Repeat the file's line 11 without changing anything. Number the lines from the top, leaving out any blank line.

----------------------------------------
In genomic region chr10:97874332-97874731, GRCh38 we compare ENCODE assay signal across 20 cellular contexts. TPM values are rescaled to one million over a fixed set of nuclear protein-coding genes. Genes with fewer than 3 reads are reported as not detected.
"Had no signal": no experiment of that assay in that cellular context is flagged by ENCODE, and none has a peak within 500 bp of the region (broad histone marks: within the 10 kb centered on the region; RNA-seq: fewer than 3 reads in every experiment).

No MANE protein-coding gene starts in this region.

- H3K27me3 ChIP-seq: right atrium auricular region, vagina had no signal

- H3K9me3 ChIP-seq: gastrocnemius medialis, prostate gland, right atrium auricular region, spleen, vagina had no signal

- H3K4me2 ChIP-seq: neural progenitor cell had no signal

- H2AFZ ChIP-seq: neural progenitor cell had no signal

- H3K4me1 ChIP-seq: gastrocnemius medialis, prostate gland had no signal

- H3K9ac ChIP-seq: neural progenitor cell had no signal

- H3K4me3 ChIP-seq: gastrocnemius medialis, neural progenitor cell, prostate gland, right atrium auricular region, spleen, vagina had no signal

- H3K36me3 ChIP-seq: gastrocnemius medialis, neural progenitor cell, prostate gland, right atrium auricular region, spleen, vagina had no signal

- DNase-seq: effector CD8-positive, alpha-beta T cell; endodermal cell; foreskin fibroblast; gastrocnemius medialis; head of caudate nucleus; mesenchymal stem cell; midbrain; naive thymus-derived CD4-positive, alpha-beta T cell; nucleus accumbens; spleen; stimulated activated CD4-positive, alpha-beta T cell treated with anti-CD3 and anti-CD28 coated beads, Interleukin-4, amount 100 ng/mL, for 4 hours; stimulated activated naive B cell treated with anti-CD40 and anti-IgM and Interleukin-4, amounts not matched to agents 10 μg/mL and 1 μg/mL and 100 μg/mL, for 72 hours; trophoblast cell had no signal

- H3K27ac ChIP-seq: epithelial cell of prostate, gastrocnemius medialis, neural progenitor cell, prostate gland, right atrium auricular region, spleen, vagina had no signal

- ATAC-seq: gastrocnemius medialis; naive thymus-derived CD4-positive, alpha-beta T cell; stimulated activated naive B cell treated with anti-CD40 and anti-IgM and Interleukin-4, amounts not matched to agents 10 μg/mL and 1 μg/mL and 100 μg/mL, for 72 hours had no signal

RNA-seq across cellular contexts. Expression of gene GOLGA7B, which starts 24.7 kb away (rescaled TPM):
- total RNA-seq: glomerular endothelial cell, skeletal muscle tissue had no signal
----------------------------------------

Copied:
- H3K36me3 ChIP-seq: gastrocnemius medialis, neural progenitor cell, prostate gland, right atrium auricular region, spleen, vagina had no signal